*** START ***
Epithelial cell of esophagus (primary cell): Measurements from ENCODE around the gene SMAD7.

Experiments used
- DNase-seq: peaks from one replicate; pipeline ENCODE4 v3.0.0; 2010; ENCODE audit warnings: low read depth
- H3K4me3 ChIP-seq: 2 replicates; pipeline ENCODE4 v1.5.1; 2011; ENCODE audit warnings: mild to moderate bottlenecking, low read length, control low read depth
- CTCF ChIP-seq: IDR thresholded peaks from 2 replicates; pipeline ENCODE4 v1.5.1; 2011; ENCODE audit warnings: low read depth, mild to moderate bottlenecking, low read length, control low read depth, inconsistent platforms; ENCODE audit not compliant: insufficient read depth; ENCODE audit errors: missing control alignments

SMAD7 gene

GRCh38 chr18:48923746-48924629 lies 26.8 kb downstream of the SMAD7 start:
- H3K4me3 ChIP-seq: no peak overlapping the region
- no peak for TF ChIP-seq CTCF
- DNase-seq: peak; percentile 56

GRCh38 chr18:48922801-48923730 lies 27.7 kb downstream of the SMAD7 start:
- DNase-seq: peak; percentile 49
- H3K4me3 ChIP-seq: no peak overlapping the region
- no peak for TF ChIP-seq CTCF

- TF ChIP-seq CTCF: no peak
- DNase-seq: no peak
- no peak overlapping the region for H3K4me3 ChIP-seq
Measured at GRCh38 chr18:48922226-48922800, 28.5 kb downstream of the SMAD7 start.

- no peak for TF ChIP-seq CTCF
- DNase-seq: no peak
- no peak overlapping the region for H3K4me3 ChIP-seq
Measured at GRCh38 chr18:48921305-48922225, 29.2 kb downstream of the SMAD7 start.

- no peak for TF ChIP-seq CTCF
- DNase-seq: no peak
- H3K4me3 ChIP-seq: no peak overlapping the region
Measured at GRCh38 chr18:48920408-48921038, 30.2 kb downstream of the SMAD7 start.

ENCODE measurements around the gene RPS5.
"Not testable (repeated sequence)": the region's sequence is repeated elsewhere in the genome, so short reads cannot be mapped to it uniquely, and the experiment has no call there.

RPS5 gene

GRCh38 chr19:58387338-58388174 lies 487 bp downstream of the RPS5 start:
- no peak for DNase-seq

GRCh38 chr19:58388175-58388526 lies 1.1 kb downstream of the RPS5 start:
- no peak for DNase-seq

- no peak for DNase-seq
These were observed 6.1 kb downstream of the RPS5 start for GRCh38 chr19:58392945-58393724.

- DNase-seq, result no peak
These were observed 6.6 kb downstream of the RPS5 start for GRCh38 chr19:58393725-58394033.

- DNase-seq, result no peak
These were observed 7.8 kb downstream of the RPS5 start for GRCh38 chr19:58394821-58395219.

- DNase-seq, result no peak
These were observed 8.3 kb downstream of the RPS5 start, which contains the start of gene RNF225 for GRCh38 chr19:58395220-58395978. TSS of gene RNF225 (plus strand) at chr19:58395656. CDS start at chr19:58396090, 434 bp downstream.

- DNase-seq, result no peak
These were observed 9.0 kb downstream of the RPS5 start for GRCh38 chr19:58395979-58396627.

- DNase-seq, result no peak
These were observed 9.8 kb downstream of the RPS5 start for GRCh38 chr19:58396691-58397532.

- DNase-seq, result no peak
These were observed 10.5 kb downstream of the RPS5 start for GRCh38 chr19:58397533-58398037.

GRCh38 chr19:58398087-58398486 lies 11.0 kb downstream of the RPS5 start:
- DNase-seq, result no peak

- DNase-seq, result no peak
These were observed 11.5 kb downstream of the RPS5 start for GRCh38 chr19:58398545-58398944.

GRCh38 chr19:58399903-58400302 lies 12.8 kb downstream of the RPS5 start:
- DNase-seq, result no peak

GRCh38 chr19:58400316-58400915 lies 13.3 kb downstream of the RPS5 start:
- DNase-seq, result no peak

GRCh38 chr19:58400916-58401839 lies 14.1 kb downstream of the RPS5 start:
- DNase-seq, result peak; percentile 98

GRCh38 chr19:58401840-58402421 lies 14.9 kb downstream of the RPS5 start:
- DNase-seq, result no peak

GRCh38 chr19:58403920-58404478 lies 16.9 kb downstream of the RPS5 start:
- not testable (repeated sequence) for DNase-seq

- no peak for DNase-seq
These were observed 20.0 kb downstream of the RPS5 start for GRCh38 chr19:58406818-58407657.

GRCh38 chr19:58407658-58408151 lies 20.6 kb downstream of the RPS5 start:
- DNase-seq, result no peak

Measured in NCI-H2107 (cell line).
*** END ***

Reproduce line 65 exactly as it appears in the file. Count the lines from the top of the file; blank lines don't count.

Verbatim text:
- DNase-seq, result no peak